This week’s Parsha is Parsha Ki Teitzei. In Ki Tetizei, we find 74 out of 613 of our mitzvot listed. Returning lost objects, burying the dead, sending away the mother bird before taking her children, putting up a fence, tzitzit, eating on the job, no cross breading, kilayim, and many more.
One other law written is of a the beautiful captive. Why are the words written as “Ki Tetzei Lemilchama Al Ivecha Venatnu Hashem Elokecha Videcha Veshavita Shivyo,” translated as: “When you will go out to war against your enemies, and G-d, your G-d, will deliver them into your hand and you will capture its captivity.” (21:10)
Why is the word “Shivyo” (“its captive”) written? Shouldn’t it be “Shivyecha” (“your captive”), or “shevi” (“a captive”)?
When generals are in a battle, they guess what the enemy’s plan is and arrange their protection according to the opponent’s strategy. Likewise, everyday our yetzer hara (bad inclination), and yetzer tov (good inclination) have fights trying to control our decisions. We should always listen to our yetzer tov and not let our yetzer hara get in the way. We must be cautious about how we become “shivyo” – “his captive.” Are we going to become a captive to our yetzer hara or to our yetzer tov?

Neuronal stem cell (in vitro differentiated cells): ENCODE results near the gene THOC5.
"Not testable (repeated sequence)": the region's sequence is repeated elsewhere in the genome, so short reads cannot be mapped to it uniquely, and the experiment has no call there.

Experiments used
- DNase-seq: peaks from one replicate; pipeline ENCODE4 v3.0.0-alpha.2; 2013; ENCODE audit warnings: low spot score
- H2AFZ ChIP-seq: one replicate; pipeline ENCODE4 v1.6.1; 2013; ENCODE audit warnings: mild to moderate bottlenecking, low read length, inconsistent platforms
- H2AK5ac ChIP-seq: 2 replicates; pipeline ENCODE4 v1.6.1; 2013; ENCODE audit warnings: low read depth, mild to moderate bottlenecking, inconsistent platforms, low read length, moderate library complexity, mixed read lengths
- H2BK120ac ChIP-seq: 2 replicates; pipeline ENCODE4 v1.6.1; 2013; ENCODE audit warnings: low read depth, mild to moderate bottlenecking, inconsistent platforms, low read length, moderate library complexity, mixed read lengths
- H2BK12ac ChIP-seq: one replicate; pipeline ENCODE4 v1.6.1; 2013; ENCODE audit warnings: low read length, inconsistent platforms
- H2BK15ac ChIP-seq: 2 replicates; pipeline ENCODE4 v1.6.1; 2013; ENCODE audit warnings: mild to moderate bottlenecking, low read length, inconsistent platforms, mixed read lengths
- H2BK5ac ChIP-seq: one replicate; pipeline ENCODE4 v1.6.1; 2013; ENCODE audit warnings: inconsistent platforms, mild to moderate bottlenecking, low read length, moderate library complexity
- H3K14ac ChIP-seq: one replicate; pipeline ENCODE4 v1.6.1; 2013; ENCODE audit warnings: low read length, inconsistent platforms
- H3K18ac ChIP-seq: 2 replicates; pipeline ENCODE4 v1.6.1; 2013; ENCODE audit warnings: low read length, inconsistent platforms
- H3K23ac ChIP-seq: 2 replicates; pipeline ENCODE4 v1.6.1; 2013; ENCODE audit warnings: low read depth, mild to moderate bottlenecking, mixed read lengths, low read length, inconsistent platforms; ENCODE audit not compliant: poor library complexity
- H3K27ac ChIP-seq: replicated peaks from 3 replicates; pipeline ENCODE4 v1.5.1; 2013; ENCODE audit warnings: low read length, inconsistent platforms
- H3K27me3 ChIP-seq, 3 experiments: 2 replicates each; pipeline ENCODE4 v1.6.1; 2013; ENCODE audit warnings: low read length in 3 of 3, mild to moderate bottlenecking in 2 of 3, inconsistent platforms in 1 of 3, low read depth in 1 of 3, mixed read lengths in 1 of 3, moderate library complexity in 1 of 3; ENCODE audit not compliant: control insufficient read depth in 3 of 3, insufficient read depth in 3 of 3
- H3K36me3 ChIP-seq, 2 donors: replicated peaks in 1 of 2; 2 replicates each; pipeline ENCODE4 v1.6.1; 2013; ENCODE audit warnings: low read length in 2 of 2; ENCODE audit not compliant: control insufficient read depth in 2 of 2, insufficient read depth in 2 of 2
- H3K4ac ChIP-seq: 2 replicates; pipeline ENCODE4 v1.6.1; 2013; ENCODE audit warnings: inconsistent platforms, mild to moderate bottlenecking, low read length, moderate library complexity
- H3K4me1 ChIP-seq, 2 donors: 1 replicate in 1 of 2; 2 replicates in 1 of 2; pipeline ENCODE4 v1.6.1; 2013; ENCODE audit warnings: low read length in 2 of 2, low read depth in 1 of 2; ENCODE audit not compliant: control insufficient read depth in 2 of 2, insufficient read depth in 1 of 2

We should eliminate any remnants of the yetzer hara inside of us and become “a captive” to our yetzer tov.
By: Samantha Ebner (9th grade)